3. Purchase produce that is both grown detached from the ground (i.e., in sealed flower pots) and with a roof covering (such as a greenhouse). Such produce is called matza menutak. According to many authorities, vegetables grown in this manner are exempt from shemitahrestrictions.
4. Purchase produce grown on land sold to non-Jews, known as the heter mechirah. Some authorities maintain that this approach is halachically problematic. The OU does not rely upon this heter.
5. Purchase produce from the lower Negev, which is not within the halachic boundaries of Eretz Yisrael and is therefore exempt from the laws ofshemitah. It is important to note that there are different rabbinic opinions regarding the exact halachic boundaries of the lower Negev; therefore different hashgachot will use produce from different geographic locations.
JA: Can you elaborate on the use of greenhouses during shemitah?
RF: There is a dispute among halachic authorities about whether produce grown in a greenhouse is subject to the laws of shemitah. The Gemara suggests that one could plant during shemitah in a house as opposed to a field, “bayit v’lo sadeh,” because such produce is going to be inferior quality due to the fact that a closed environment is not a natural habitat for plants. The Chazon Ish held that produce planted in an enclosed building, in sealed plants or sealed pots, is exempt from the laws of shemitah.
Rav Nissim Karelitz maintained, however, that despite the fact that greenhouse produce is in a closed structure, it is not exempt from the laws of shemitah. He opined that when the Gemara stated “bayit v’lo sadeh,” it was referring to growing produce in an ordinary house, not a greenhouse—which is an environment that is specially made for plants to flourish.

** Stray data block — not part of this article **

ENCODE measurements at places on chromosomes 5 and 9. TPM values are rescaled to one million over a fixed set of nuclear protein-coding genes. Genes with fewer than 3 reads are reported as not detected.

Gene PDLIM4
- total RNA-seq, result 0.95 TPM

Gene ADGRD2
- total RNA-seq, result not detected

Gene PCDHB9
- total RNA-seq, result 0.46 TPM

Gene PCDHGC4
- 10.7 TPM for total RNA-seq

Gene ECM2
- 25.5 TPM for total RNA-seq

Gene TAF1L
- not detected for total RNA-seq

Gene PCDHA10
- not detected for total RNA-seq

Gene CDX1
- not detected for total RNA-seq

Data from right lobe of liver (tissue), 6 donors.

There is some extraordinary agricultural technology being developed in Israel that is really impacting the observance of shemitah.
In addition, Rav Shmuel Wosner expressed concern that if greenhouse produce is exempt from the laws of shemitah, every farmer in Israel will build a greenhouse. This, he believed, is problematic as the mitzvah of shemitah will, over time, be forgotten.
Most posekim do not agree with Rav Karelitz, and posit that if a plant is not connected to the earth in any way (it is grown in a planter that is sealed on the bottom, or it is grown above ground), the laws of shemitah do not apply. Rav Ovadia Yosef and Rav Tzvi Pesach Frank took this position as well. They state that since plants that are grown in a greenhouse are “lo k’derech,” not the way we plant normally, it is acceptable to plant and grow such crops during shemitah.
For a greenhouse to be exempt from shemitah, the floor should be lined with a thick plastic sheeting to ensure that the produce does not derive any nourishment from the ground; there also must be an intact roof.